The prisoner exchange deal that Israel struck with Hamas last week does not make sense in terms of the country's foreign and defense policy goals. A country that has been a victim of terrorism for decades -- and that maintains that nations should never negotiate with terrorist organizations -- has done exactly that, exchanging 1,027 convicted terrorists (550 of whom were directly involved in multiple murders) for one soldier, Gilad Shalit.
Although the government initially considered military action to recover Shalit, who was abducted on the border between Israel and the Gaza Strip in 2006, it was never a feasible option. Gaza's dense and hostile population would have made any rescue mission messy and dangerous. Moreover, Israeli intelligence had never determined his precise whereabouts. Over time -- and under immense public pressure -- the Israeli government began to entertain the notion of a political deal, the basic contours of which were drawn as early as 2007. (Israel would free roughly 550 Hamas prisoners, Hamas would free Shalit, and then Israel would free another 450.) At the time -- and when it resurfaced in 2009 -- the administration of then-Prime Minster Ehud Olmert rejected the deal because the price was too high. Yet two and a half years later, both parties agreed to strikingly similar terms.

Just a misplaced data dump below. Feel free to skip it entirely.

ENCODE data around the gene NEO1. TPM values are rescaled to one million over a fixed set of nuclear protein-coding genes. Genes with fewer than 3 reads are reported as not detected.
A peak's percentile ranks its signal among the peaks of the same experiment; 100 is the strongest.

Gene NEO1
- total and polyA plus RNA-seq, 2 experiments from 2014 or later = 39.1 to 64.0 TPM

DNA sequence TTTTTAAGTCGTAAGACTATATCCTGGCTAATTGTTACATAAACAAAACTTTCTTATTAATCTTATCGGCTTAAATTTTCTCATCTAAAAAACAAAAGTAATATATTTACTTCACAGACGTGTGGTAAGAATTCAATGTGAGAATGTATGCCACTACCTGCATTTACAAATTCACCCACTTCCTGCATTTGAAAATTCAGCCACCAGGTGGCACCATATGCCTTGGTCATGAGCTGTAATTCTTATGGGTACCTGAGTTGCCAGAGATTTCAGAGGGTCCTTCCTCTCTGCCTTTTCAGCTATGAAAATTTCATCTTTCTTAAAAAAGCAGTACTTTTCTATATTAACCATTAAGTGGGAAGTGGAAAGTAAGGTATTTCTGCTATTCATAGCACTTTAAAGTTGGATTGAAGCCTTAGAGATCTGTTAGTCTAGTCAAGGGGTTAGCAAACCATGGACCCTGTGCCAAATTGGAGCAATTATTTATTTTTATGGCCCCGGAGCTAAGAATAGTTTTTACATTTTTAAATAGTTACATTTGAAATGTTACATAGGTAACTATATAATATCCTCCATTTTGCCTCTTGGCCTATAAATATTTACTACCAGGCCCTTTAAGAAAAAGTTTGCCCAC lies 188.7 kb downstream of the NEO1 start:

Israeli Prime Minister Benjamin Netanyahu claims that he accepted the deal now for two reasons. First, he argues that he inherited the basic outlines of the swap from his predecessor, Olmert, and could not change them, certainly not with public opinion so strongly in favor of bringing Shalit home. And according to Netanyahu, regional developments made the agreement a now-or-never decision. The regime of Syrian President Bashar al-Assad, which hosts Hamas' political arm, is failing, and Hamas has been trying to find new accommodations; its options include post-Mubarak Egypt and Iran. Israel feared
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